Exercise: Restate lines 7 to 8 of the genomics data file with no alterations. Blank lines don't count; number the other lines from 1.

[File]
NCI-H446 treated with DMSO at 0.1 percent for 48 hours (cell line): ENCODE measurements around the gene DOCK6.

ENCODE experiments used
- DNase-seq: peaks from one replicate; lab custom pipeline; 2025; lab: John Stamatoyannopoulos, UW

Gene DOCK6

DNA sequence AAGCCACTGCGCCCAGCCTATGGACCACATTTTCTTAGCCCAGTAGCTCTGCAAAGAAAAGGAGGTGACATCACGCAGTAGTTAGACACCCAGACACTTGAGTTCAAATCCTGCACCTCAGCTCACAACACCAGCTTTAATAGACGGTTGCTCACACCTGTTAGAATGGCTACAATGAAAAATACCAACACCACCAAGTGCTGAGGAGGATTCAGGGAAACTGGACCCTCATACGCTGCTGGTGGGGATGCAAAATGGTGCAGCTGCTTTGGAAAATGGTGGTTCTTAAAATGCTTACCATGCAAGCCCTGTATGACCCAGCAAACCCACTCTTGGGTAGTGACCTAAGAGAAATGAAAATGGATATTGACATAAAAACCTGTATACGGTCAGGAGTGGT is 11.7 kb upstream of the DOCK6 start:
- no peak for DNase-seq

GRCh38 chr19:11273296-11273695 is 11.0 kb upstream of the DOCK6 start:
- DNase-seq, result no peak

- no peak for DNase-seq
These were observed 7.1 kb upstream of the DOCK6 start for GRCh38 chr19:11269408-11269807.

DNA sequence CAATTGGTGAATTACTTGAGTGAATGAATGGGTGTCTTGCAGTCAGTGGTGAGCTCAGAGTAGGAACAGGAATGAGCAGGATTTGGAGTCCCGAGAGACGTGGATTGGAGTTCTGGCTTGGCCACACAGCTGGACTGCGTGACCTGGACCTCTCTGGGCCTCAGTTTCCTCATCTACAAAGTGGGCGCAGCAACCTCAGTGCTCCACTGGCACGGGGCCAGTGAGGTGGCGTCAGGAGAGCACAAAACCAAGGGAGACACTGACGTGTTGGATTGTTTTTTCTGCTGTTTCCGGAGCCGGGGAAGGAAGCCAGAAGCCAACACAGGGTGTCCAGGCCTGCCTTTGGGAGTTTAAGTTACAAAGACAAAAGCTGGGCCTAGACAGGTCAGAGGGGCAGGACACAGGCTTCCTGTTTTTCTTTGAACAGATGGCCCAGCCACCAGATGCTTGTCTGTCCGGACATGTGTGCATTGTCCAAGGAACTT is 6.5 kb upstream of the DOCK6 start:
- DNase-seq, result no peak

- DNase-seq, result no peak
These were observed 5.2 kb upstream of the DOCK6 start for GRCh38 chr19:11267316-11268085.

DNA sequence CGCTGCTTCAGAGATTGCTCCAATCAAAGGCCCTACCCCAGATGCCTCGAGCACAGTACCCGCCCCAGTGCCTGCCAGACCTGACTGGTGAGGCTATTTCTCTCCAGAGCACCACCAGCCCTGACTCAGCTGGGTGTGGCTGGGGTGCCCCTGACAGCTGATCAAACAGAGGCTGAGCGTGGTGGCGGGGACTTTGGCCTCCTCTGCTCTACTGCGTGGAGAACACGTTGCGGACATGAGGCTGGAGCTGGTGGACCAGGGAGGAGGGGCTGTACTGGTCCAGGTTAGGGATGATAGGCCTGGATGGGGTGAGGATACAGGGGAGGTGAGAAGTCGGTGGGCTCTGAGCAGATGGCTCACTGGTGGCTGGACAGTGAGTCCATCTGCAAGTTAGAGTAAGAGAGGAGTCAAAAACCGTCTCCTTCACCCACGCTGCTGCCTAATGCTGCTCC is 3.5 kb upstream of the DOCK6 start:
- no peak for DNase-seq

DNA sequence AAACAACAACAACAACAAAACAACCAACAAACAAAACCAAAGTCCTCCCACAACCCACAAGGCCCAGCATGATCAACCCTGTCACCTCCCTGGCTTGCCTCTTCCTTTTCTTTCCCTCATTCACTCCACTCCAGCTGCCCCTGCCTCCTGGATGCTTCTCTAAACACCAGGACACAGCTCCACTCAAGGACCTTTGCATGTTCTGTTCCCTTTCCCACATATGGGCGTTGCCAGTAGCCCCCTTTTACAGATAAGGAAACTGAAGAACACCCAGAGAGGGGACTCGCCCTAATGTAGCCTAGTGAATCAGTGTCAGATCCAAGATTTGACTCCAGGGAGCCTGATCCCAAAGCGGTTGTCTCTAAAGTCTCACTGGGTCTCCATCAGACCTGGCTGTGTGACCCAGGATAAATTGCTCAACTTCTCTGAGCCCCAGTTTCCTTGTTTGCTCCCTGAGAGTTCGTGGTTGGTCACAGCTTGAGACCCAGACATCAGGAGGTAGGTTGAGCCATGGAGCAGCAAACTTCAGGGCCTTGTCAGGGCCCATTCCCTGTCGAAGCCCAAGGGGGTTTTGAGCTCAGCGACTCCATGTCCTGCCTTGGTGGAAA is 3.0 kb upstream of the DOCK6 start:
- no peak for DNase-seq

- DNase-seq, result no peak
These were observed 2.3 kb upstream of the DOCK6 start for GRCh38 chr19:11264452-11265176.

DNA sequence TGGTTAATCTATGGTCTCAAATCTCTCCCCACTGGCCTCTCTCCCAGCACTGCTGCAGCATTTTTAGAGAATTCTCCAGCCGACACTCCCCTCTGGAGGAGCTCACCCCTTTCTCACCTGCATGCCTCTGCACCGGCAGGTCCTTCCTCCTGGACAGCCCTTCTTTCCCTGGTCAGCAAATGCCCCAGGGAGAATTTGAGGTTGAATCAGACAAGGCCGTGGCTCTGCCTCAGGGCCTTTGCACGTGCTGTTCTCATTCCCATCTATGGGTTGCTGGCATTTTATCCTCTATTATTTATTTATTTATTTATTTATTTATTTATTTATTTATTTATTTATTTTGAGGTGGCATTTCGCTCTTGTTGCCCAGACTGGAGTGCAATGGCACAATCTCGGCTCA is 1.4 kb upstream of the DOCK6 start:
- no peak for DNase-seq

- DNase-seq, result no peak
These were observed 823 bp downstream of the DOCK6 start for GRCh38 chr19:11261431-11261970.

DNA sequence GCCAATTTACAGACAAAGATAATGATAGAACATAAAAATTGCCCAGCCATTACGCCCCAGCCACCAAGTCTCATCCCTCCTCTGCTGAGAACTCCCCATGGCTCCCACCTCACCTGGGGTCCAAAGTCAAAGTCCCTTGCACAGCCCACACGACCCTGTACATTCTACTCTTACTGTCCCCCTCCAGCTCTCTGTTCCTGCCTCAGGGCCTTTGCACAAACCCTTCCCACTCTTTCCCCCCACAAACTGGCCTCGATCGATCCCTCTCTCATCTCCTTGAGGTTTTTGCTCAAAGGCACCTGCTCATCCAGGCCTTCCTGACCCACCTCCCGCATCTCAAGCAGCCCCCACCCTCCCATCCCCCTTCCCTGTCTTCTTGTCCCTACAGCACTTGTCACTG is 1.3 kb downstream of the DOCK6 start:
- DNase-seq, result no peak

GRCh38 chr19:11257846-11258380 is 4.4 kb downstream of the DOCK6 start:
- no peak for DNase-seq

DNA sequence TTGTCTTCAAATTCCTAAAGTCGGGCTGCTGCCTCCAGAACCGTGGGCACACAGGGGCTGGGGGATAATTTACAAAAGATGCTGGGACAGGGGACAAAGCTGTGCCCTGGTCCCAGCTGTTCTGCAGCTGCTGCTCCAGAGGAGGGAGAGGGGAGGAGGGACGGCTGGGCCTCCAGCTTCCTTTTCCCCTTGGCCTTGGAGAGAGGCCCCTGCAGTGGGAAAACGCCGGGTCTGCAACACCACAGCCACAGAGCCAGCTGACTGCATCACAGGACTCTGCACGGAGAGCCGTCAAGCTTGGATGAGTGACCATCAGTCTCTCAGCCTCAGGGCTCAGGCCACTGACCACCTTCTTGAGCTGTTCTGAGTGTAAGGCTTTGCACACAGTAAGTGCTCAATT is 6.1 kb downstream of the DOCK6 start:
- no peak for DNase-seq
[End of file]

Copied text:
GRCh38 chr19:11273296-11273695 is 11.0 kb upstream of the DOCK6 start:
- DNase-seq, result no peak